COVID-19 Vaccines in MA: What Should I Know?

Just like that, we are gliding by the one-year anniversary of cities and states across the nation entering lockdown in response to the rise of COVID-19 in the United States of America. In March of last year, Former President Trump announced the low estimate of an anticipated 100,000 total American deaths due to the novel coronavirus. Just four months after the first case in May of 2020 the United States surpassed this anticipated death toll. We were nudgingly encouraged to social distance and stay at home to flatten the curve by a man in the Oval Office who was (& remains) skeptical of the efficacy of mask-wearing.

The White House declared a national emergency on March 13, 2020. Just two weeks later on March 27th, the U.S. reached the most cases of the novel coronavirus in the world. As of March 18 of 2021, there have been 2,689,898 deaths around the globe, 539,659 which have been American lives. The eerie return back to March on the calendar has caused us all to reflect deeply and mourn the millions of lives lost, solace those who are currently enduring the virus, and send support to those who are persisting through recovery.

With grim numbers shattering records in what seems like every few days, optimism may seem unattainable. However, with now three approved vaccines in the United States and President Biden’s vow for every American to have the opportunity to be vaccinated by the end of May, hope is on the horizon.

COVID-19 vaccine Photo by Macau Photo Agency from Unsplash

If you’ve ever wanted to save the world and transform into a real-life superhero, getting vaccinated is your time to shine. Kately Martin, a healthcare worker of Stoughton, Massachusetts received her vaccine as part of Massachusett's Phase 1 of vaccine distribution. Martin “firmly believe[s] that the vaccine is a giant step in the right direction for curving this pandemic downward,” and encourages those who have the opportunity to schedule their vaccination appointment to do so. 

However, this might not be as simple as it seems even for those who are qualified to receive the vaccine. Kate Pecora of North Reading took the time to explain the difficulties she experienced when scheduling her vaccine. When asked about her own process, Pecora expressed her frustrations with the state’s system of procedures, underlining how Massachusetts “should have been better prepared…absolutely no planning ahead at all. Not to mention that we are one of the largest technology hubs.”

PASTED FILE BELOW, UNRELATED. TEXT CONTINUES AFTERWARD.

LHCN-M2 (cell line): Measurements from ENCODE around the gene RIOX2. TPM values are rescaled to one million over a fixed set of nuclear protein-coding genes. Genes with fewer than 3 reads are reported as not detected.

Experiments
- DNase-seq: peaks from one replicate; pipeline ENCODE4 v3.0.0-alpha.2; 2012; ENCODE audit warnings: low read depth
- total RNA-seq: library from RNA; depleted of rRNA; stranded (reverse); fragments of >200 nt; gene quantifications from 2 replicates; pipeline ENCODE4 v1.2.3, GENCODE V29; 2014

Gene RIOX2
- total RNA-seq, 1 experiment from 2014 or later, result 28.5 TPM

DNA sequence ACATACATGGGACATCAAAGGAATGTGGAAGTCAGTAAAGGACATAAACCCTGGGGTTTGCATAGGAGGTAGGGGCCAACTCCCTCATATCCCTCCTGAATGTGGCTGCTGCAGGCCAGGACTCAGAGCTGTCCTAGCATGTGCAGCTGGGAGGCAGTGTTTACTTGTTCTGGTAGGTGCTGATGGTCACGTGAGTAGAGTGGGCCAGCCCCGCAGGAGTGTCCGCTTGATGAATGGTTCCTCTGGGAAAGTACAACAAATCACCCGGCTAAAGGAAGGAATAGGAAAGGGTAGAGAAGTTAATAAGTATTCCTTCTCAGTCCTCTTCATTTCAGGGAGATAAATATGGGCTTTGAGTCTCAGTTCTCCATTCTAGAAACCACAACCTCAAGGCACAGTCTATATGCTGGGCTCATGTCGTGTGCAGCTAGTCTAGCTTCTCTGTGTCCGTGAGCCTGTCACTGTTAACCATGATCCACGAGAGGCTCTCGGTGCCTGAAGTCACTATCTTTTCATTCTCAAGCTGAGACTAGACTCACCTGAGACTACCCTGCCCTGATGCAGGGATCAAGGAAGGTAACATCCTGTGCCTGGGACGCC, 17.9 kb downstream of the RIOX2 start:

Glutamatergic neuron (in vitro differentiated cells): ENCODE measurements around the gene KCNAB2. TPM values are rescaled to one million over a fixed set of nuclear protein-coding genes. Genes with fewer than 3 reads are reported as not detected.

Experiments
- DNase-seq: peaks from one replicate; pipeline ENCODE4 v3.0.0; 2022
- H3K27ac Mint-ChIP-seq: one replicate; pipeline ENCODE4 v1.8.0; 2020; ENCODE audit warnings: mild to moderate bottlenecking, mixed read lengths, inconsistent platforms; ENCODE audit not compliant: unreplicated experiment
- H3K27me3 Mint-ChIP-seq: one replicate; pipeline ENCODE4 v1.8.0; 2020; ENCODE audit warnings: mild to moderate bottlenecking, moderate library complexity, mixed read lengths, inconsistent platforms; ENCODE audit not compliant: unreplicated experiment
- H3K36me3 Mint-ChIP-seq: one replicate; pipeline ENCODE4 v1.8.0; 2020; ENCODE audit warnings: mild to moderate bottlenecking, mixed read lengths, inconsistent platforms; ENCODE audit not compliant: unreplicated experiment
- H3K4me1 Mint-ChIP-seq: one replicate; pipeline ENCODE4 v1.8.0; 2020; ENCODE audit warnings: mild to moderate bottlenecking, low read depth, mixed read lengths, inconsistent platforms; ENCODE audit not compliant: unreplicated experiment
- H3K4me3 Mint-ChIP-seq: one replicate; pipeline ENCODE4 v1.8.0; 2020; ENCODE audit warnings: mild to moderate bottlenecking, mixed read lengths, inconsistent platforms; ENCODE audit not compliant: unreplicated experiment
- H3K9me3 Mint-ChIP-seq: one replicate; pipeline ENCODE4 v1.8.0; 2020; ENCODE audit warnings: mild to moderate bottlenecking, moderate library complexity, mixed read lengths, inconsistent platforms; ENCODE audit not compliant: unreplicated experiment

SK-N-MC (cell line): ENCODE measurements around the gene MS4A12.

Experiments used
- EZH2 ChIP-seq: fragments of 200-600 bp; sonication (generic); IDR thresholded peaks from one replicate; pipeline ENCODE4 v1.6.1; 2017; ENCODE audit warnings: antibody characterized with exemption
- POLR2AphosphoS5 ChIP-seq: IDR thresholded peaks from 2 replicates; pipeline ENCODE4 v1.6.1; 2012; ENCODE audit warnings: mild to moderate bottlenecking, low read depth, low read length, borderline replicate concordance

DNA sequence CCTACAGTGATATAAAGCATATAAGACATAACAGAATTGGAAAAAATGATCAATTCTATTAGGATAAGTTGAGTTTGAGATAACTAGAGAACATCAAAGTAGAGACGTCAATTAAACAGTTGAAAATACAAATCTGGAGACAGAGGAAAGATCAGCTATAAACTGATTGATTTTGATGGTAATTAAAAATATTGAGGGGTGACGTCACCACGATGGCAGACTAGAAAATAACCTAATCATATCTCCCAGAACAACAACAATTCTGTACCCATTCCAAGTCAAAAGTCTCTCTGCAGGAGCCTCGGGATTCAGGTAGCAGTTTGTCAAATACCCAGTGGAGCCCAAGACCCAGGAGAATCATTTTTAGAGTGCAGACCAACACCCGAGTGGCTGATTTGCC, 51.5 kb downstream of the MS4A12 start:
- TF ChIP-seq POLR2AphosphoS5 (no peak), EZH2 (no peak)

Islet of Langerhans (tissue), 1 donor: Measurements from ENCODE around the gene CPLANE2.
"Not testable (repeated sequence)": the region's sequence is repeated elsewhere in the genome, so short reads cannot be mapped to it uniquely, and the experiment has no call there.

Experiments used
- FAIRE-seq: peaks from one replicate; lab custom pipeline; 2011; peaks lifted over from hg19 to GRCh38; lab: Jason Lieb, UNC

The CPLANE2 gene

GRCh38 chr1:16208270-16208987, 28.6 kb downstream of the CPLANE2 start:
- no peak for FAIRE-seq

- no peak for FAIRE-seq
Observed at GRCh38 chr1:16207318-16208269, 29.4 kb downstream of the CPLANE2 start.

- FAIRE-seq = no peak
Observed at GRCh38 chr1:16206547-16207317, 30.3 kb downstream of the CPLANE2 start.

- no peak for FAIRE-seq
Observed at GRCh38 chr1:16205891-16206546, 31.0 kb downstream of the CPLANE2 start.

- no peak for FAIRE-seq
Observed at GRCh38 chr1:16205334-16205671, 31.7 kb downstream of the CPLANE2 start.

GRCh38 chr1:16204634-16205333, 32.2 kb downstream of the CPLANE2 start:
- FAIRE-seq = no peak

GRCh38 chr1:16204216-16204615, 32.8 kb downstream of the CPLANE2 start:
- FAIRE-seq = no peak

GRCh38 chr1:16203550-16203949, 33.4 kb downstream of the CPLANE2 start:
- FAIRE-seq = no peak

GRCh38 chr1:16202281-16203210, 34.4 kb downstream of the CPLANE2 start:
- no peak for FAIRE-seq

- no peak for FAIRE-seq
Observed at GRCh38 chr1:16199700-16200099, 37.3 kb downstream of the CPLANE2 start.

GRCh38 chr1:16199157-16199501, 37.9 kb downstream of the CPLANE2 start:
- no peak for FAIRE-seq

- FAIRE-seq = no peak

Pecora’s obstacles with the scheduling process does not seem to be isolated either. Individuals across the state have been struggling to confirm appointments despite being qualified in the current phase of vaccinations. Various state offices continue to record hundreds of names on lists of patients waiting to be selected as time ticks by. According to Massachusetts residents, eligible patients are struggling to find vaccination availability far from the Big 3 state sites, like on Cape Cod where facilities are limited. Fortunately, steps are being taken to monitor eligibility among residents as Massachusett's introduces a preregistration questionnaire

Some elgible patients who had the opportunity to receive the vaccine at their workplace, like Sophia of New Salem, experienced nothing but smooth sailing. Sophia received her vaccine at HeyWood Hospital in Gardner and disclosed that she "was a bit wary of how it would be organized, but it was set up very well and everything went smoothly." Despite her briefly, mild side effects after receiving the second dose, Sophia still recommends everyone to receive their vaccine when they become eligible.

coronavirus vaccine Photo by Hakan Nural from Unsplash

While the process may require hurdling over various technological obstacles, those vaccinated are confident in urging others to take the time to schedule their appointments. Tatiana Naclerio of Bentley University was vaccinated at her place of work, McLean Hospital in Belmont, and emphasized that “for anyone having doubts, I cannot express how fortunate we are that we have cutting edge scientists who put this public health crisis at the forefront to develop safe, reliable vaccines to protect us.”

With misinformation spreading like wildlife among social media platforms that promotes Anti-Vax conspiracies, it is critical to allot time for adequate research with reliable sources. Healthcare professionals and the CDC alike agree that the currently available vaccines are utterly and entirely safe, not only for the individuals receiving the doses, but also by providing a safer world that can slowly begin to open once we all do our part in becoming vaccinated.

So tie on your cape and slip into your super suit because it’s your time to save the world.

 

 

Massachusetts residents! Make sure to regularly check mass.gov for updates on the COVID-19 vaccine.

Oh, and don't forget to wear your mask. 

Upcoming dates of eligibility in Massachusetts:

3/22/21 - Age 60+ , certain workers

4/5/21 - Age 55+ , people with 1 certain medical condition

4/19/21 - Individuals 16+